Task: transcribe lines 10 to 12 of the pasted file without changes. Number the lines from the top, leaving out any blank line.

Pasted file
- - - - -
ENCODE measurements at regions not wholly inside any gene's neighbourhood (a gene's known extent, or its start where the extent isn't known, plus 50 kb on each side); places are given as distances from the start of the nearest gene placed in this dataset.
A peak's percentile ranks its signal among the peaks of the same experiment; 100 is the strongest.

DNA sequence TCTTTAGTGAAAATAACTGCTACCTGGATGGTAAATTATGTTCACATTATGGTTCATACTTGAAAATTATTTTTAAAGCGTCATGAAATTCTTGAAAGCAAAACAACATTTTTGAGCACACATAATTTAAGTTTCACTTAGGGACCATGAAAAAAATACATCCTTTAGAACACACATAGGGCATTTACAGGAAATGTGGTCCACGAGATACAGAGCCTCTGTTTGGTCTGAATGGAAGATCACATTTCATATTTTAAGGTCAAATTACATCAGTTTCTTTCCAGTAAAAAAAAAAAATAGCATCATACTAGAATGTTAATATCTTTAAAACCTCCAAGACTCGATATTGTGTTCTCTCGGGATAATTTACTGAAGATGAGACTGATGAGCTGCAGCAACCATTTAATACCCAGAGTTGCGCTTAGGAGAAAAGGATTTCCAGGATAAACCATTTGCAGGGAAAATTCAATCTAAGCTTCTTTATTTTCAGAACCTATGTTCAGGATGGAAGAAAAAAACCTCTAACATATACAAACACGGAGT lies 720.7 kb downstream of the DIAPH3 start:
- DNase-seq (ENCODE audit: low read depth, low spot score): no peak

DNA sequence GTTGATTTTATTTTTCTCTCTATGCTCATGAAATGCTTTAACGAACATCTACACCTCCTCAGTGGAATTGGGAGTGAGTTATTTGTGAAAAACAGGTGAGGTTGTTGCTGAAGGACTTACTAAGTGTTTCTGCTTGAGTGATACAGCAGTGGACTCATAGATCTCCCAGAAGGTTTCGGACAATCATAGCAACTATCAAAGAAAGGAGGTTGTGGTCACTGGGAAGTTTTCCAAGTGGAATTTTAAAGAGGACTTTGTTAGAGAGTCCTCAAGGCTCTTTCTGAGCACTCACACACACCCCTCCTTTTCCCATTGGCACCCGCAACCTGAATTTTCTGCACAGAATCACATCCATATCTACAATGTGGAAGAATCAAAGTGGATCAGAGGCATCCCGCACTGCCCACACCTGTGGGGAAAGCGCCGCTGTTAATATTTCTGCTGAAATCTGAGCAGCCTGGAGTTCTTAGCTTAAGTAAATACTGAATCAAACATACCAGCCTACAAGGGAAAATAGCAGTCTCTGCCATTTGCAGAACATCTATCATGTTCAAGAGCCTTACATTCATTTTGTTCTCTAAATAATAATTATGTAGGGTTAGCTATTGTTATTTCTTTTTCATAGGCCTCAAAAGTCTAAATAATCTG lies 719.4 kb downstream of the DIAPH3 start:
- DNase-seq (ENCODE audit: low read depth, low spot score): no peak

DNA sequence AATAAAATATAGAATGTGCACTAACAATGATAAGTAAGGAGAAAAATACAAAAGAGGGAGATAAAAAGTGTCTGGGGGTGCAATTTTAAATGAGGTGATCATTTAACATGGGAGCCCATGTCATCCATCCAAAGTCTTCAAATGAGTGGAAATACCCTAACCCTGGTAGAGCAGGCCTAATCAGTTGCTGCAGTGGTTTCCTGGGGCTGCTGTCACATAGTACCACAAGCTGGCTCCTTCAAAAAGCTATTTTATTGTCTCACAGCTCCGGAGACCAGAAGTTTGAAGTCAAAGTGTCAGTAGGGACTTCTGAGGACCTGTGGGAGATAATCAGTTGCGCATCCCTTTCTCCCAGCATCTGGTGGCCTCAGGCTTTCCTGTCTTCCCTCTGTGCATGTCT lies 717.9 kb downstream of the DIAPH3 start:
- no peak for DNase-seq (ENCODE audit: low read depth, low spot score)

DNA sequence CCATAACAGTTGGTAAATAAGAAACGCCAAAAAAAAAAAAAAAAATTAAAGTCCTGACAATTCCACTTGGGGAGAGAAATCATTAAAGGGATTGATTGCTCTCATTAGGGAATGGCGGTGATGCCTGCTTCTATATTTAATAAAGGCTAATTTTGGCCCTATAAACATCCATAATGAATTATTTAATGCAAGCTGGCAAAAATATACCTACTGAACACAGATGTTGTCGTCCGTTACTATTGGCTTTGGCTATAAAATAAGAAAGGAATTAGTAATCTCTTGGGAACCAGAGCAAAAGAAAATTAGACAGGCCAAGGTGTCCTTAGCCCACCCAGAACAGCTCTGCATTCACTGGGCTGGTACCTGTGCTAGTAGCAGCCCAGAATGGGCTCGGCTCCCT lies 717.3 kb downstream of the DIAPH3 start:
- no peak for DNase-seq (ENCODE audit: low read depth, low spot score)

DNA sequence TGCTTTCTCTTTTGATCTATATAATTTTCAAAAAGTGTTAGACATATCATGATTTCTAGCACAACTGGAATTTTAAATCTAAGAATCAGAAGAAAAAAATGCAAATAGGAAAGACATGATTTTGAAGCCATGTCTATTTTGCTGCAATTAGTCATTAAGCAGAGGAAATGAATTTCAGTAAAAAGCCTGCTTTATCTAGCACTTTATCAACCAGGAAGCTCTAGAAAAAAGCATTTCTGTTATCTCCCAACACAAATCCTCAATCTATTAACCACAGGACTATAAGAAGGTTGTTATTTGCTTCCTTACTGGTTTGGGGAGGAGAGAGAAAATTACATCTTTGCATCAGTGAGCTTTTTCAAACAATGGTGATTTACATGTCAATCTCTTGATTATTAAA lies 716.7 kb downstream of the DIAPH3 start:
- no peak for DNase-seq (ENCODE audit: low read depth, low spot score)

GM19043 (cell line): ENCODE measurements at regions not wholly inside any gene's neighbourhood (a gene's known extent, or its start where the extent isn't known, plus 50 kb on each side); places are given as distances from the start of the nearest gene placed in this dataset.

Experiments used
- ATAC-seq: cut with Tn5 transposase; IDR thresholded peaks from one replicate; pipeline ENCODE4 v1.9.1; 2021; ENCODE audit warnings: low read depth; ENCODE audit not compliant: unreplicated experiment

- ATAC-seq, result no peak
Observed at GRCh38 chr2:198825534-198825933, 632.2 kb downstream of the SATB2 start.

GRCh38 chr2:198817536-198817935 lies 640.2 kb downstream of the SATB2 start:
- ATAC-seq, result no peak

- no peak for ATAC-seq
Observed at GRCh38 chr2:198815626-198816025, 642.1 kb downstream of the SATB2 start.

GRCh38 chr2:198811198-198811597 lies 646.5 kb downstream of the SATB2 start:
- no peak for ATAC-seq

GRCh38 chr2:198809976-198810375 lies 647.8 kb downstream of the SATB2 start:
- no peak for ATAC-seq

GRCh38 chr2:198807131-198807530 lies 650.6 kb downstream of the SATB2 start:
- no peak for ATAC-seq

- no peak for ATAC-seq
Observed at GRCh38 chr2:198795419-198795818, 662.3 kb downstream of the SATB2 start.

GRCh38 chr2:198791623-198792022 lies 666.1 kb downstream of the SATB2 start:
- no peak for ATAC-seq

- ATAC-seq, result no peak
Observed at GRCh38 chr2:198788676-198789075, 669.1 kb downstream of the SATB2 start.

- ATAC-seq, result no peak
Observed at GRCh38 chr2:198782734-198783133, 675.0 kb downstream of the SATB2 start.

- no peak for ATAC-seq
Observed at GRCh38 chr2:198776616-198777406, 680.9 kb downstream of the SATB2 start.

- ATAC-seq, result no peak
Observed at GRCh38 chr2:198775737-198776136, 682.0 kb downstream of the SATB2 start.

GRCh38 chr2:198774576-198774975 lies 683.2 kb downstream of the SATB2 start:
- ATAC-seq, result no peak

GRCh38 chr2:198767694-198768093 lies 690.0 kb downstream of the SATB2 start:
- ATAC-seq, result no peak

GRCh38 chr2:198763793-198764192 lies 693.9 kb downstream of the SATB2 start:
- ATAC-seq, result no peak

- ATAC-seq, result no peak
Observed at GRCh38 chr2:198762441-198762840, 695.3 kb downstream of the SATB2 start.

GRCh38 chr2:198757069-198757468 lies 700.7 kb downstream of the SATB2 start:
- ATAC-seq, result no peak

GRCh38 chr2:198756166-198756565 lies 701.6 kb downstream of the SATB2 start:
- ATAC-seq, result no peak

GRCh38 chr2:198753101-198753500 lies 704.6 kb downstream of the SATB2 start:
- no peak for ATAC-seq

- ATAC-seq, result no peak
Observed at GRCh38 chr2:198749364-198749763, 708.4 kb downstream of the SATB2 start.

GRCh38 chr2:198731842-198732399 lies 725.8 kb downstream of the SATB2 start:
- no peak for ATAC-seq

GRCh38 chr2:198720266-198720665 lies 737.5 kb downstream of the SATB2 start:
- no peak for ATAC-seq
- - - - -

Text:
- no peak for DNase-seq (ENCODE audit: low read depth, low spot score)

DNA sequence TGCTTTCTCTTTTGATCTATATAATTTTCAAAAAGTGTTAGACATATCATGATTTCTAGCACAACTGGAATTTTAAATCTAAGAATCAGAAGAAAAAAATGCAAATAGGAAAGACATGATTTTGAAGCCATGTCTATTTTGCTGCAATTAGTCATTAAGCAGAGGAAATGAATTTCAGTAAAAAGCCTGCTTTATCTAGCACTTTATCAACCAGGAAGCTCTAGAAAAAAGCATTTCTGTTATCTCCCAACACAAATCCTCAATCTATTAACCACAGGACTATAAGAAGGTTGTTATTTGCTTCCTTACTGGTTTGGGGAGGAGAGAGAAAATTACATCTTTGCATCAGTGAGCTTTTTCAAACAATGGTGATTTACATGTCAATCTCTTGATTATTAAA lies 716.7 kb downstream of the DIAPH3 start:
- no peak for DNase-seq (ENCODE audit: low read depth, low spot score)